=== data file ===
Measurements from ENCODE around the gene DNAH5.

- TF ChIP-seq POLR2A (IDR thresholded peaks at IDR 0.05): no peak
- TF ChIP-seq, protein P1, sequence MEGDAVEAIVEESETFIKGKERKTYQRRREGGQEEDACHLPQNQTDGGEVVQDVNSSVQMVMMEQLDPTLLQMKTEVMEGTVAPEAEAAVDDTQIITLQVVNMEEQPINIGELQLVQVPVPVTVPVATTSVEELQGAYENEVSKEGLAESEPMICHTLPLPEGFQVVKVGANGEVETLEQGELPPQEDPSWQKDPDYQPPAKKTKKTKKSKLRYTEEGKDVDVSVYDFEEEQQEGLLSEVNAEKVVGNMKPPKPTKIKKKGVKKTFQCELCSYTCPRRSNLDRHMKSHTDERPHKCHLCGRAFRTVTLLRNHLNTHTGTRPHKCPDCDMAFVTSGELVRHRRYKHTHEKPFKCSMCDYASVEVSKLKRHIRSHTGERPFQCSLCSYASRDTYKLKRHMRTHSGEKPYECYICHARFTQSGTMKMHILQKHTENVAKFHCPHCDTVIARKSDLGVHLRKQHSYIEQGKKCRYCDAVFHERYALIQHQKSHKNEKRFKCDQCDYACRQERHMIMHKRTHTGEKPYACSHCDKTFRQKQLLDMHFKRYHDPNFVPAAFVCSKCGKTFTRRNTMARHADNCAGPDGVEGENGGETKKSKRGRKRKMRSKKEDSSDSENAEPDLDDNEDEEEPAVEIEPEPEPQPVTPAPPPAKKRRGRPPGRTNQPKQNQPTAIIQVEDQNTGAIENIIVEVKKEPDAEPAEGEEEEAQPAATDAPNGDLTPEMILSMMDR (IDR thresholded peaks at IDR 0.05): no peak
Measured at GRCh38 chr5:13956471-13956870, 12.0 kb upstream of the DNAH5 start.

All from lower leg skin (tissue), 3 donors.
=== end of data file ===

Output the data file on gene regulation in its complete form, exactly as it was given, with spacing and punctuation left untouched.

Measurements from ENCODE around the gene DNAH5.

- TF ChIP-seq POLR2A (IDR thresholded peaks at IDR 0.05): no peak
- TF ChIP-seq, protein P1, sequence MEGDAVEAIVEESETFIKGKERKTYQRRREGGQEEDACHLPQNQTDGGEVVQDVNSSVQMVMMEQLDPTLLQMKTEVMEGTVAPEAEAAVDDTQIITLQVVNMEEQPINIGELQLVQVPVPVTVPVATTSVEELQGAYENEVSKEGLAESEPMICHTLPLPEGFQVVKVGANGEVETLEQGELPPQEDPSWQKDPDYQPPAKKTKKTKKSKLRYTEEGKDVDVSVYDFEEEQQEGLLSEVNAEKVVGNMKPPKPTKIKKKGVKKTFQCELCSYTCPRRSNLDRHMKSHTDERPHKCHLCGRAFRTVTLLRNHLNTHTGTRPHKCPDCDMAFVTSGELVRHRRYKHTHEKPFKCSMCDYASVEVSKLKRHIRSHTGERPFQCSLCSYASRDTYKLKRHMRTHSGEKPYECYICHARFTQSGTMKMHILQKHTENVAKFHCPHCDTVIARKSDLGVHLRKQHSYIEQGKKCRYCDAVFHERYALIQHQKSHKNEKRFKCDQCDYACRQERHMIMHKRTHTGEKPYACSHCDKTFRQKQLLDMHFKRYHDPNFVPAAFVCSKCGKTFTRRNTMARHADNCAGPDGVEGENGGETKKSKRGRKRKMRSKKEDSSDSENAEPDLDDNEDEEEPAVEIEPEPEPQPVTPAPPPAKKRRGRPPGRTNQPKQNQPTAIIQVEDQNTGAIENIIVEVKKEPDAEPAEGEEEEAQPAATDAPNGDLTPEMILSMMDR (IDR thresholded peaks at IDR 0.05): no peak
Measured at GRCh38 chr5:13956471-13956870, 12.0 kb upstream of the DNAH5 start.

All from lower leg skin (tissue), 3 donors.